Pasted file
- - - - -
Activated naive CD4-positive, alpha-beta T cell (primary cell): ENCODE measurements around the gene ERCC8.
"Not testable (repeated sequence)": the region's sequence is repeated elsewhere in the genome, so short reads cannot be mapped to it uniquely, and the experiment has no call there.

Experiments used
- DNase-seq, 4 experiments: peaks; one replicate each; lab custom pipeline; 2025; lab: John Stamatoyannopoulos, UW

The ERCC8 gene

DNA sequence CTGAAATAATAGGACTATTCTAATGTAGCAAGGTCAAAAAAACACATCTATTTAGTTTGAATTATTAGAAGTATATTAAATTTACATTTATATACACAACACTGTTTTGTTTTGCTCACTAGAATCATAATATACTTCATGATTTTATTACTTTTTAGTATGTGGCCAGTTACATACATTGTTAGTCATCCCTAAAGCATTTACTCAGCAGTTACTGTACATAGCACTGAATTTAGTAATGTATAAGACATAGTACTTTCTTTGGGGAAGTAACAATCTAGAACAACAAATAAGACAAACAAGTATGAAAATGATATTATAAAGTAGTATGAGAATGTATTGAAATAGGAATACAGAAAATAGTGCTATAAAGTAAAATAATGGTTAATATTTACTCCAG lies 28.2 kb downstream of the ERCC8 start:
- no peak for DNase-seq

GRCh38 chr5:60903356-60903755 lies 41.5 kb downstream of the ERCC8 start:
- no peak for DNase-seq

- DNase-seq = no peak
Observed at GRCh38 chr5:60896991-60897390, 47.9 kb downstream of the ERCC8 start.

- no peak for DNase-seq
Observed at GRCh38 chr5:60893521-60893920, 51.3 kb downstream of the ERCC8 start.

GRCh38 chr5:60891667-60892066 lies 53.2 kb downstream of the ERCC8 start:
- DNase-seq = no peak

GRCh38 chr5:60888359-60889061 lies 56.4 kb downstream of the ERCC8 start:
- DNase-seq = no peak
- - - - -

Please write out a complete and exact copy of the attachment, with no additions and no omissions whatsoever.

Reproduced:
Activated naive CD4-positive, alpha-beta T cell (primary cell): ENCODE measurements around the gene ERCC8.
"Not testable (repeated sequence)": the region's sequence is repeated elsewhere in the genome, so short reads cannot be mapped to it uniquely, and the experiment has no call there.

Experiments used
- DNase-seq, 4 experiments: peaks; one replicate each; lab custom pipeline; 2025; lab: John Stamatoyannopoulos, UW

The ERCC8 gene

DNA sequence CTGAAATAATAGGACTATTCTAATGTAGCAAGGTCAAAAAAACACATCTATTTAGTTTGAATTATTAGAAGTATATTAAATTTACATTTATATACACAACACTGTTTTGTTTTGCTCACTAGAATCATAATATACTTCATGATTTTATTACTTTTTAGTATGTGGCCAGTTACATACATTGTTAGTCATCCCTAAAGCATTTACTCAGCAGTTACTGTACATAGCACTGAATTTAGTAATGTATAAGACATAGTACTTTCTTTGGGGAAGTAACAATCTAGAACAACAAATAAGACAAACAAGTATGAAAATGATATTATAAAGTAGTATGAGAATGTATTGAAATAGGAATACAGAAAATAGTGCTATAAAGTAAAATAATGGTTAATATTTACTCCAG lies 28.2 kb downstream of the ERCC8 start:
- no peak for DNase-seq

GRCh38 chr5:60903356-60903755 lies 41.5 kb downstream of the ERCC8 start:
- no peak for DNase-seq

- DNase-seq = no peak
Observed at GRCh38 chr5:60896991-60897390, 47.9 kb downstream of the ERCC8 start.

- no peak for DNase-seq
Observed at GRCh38 chr5:60893521-60893920, 51.3 kb downstream of the ERCC8 start.

GRCh38 chr5:60891667-60892066 lies 53.2 kb downstream of the ERCC8 start:
- DNase-seq = no peak

GRCh38 chr5:60888359-60889061 lies 56.4 kb downstream of the ERCC8 start:
- DNase-seq = no peak